At the Australian Open today
Which Russian woman will gain more attention today in Melbourne: Maria Sharapova or Svetlana Kuznetsova?
U.S. Open champion Kuznetsova suddenly found herself on the defense when the Belgian Minister of Sports leaked to the media that she'd tested positive for ephedrine at an exhibition match.
The WTA immediately jumped to her defense saying the Belgian authorities failed to follow World Anti-Doping Agency protocol. On Tuesday, WTA CEO Larry Scott told ESPN that ephedrine is not considered a banned substance out of competition and the WTA has no plans to pursue the matter. A second sample is still being tested.
"If it's out of competition, under our program, there is zero implication," Scott said.
Still, Kuznetsova has to try and keep winning matches at a major tournament while defending her honor. She plays Marion Bartoli for the first time ever in the second round. Both players had their best showing Down Under at last year's tournament. Kuznetsova managed one round further, though, by reaching the third round. Since then, Kuznetsova won her first major tournament and is attempting back-to-back Slam wins for the first time.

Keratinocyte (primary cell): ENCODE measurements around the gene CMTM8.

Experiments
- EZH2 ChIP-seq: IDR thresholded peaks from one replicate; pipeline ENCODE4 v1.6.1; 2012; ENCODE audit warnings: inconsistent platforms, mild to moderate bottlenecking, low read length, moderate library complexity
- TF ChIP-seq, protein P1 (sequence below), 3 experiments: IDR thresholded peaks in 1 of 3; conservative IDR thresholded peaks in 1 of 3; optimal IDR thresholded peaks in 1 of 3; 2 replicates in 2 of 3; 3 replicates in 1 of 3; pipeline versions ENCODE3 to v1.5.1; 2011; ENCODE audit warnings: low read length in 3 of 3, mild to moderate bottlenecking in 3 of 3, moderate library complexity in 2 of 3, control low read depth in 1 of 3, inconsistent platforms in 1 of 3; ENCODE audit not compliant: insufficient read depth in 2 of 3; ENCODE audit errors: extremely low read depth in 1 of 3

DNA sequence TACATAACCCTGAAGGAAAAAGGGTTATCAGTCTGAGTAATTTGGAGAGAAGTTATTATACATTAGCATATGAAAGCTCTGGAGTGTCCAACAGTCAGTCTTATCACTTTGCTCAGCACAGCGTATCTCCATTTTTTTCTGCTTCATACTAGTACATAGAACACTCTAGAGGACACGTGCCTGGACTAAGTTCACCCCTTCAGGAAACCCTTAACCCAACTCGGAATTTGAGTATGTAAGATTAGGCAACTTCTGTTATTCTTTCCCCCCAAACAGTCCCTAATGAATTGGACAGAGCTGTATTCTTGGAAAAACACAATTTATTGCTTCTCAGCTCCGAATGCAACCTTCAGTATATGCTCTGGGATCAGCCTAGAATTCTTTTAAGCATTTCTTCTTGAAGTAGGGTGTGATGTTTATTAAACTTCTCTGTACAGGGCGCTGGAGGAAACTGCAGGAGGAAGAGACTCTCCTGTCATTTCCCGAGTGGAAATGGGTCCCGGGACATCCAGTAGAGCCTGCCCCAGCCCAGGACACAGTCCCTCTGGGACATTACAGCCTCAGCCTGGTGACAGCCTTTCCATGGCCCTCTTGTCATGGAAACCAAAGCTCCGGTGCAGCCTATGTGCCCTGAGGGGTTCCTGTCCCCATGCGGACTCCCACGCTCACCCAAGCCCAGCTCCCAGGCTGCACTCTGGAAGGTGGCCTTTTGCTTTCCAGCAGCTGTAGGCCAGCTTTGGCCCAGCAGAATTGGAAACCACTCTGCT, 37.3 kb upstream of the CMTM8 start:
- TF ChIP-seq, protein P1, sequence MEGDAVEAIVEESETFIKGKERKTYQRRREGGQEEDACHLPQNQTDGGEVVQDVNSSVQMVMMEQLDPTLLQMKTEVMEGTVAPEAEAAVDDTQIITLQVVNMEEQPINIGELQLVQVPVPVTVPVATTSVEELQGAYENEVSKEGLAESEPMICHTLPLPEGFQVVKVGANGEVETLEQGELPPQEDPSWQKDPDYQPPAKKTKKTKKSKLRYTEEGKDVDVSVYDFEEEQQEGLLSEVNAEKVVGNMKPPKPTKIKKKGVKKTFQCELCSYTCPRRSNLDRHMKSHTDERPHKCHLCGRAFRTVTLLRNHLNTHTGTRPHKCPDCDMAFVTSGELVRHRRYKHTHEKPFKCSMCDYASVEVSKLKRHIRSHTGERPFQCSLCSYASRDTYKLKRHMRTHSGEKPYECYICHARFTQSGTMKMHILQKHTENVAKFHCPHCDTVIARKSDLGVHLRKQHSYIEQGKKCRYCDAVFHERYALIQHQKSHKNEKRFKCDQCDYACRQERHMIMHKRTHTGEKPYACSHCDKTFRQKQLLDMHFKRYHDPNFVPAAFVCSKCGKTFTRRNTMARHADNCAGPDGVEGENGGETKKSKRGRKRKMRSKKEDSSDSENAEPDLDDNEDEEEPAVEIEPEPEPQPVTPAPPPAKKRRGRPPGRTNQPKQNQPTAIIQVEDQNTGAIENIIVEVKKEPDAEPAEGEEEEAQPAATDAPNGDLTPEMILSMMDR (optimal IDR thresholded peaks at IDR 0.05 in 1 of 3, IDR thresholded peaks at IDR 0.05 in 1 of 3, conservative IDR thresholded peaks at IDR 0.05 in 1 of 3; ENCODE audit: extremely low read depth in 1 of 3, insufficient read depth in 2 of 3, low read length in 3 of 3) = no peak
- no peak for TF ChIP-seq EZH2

Sharapova is one of the few women playing someone she's actually faced before. In fact, it was in the second round of the Aussie last year when Sharapova took a 2-0 edge over American Lindsay Lee-Waters with a 6-1, 6-3 victory. You might remember Lee-Waters from the 2000 U.S. Open, which she played while six months pregnant.
Potential show stoppers
In a battle of big servers, Johansson plays Peter Wessels of the Netherlands. No. 11 Johansson rose 101 places up the Entry Rankings in 2004 to end the season at No. 12. Wessels, ranked 91, has not played at the Australian Open since 2001.
Last year's Australian Open junior champion, Monfils plays small but dangerous Oliver Rochus of Belgium. Monfils, who is 6-foot-3, improved his record 700 places last season to finish the year ranked 229.